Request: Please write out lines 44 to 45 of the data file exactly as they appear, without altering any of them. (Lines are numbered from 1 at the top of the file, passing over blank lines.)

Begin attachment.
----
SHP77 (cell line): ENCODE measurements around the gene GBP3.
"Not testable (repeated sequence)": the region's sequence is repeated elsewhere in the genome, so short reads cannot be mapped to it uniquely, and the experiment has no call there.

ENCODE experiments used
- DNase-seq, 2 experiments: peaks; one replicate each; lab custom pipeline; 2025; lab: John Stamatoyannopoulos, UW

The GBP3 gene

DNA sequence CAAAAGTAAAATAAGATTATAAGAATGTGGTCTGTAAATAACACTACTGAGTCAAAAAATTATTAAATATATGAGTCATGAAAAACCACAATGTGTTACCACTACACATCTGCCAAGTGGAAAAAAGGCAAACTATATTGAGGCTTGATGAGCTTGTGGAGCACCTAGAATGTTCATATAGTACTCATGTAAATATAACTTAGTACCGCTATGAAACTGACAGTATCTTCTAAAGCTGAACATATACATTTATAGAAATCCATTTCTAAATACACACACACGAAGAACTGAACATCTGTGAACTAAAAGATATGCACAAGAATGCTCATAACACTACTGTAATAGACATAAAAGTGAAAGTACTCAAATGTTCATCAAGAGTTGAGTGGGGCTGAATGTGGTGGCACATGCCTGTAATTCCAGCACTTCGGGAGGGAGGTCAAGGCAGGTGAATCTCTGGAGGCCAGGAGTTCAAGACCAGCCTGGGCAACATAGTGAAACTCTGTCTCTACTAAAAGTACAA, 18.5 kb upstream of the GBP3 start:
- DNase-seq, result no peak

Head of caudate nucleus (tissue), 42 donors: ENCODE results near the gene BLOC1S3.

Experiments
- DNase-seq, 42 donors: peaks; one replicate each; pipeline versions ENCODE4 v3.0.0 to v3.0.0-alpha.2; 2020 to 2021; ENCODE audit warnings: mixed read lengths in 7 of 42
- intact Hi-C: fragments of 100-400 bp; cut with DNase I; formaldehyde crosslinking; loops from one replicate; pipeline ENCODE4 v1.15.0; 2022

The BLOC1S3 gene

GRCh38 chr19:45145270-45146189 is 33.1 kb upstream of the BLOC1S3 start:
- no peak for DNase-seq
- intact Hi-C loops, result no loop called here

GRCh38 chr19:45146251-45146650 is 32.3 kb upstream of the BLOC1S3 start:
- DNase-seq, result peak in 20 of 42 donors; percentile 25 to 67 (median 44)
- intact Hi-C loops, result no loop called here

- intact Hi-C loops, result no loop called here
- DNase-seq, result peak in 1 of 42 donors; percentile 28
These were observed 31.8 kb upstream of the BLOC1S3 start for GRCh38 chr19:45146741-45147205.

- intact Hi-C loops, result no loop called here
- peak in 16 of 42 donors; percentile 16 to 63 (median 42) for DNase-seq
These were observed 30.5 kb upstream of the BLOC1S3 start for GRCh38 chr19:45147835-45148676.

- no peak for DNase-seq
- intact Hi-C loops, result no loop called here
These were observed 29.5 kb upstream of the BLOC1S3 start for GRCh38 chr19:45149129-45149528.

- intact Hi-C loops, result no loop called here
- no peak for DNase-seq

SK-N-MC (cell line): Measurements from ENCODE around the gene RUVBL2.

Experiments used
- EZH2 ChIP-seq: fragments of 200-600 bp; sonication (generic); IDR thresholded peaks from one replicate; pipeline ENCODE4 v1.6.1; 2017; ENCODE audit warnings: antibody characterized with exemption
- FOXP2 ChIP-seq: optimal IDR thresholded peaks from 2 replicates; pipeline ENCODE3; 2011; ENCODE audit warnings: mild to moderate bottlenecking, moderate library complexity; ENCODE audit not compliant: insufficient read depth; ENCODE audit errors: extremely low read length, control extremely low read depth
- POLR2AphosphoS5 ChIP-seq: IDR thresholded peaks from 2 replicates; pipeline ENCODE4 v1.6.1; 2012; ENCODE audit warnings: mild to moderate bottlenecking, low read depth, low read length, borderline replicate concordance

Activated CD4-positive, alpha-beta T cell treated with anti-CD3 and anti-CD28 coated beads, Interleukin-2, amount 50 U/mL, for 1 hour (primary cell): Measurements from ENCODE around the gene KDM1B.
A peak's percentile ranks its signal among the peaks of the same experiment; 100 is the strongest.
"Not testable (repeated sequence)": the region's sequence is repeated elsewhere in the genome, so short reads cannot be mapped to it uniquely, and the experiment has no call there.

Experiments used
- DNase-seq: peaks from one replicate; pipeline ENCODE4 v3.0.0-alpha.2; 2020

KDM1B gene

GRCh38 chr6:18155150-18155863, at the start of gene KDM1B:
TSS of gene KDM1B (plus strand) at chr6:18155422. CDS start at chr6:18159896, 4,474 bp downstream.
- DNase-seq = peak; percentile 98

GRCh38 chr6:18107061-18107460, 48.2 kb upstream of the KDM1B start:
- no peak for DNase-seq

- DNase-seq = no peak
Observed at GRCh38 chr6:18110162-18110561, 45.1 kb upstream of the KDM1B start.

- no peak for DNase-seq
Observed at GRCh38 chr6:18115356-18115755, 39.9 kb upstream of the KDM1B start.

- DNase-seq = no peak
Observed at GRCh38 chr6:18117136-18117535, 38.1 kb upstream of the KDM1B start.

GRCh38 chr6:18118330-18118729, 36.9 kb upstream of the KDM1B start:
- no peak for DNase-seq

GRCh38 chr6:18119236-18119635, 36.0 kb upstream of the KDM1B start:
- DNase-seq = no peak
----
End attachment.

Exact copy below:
GRCh38 chr6:18107061-18107460, 48.2 kb upstream of the KDM1B start:
- no peak for DNase-seq